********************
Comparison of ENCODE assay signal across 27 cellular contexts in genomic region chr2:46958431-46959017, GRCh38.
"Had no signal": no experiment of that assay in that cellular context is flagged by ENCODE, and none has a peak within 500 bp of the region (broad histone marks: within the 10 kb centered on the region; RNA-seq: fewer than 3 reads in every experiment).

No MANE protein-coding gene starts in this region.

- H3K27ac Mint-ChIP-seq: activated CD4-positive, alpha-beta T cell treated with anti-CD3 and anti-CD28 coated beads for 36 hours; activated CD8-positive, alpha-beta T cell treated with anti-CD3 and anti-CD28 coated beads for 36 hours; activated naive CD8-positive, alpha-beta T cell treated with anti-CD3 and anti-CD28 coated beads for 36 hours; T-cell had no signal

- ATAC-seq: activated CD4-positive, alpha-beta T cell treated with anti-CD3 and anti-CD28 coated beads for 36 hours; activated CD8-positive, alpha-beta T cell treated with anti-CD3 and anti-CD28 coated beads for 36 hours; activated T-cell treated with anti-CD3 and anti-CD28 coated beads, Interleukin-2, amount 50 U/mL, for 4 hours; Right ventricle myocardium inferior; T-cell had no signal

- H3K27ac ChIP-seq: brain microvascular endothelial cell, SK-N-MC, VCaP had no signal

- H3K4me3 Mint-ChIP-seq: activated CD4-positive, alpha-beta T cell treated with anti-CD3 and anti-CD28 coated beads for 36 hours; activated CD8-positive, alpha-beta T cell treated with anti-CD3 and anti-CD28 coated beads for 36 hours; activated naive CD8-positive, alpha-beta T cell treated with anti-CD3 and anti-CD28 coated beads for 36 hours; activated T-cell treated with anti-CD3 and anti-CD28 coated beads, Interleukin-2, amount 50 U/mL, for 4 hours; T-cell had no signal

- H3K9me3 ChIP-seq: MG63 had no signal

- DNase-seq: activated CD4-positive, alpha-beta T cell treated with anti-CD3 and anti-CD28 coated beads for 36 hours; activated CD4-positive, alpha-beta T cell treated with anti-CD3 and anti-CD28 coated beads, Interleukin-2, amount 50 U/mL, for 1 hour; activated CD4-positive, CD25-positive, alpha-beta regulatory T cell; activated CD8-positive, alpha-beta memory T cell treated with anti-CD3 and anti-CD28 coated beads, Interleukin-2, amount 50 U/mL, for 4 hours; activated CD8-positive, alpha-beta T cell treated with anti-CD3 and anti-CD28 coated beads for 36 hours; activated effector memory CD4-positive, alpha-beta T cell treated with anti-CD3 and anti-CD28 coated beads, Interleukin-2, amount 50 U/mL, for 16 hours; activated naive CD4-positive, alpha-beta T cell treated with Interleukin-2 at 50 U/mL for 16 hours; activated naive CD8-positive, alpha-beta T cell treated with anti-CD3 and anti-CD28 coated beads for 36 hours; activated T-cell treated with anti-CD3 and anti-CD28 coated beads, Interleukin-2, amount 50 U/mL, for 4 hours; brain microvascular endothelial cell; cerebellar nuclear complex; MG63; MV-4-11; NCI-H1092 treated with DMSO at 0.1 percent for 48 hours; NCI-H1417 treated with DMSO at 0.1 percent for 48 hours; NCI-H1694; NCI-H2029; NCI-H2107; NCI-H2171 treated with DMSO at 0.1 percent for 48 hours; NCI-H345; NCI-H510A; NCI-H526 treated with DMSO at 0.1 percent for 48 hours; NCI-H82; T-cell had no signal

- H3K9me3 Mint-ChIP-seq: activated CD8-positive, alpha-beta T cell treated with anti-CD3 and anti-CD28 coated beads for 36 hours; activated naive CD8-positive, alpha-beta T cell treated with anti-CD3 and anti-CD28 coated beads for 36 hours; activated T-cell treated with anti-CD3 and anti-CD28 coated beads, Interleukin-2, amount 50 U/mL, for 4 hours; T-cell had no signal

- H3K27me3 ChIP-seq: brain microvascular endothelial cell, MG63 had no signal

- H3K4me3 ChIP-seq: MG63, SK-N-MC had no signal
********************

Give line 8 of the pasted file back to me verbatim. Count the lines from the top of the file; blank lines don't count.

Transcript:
- H3K9me3 ChIP-seq: MG63 had no signal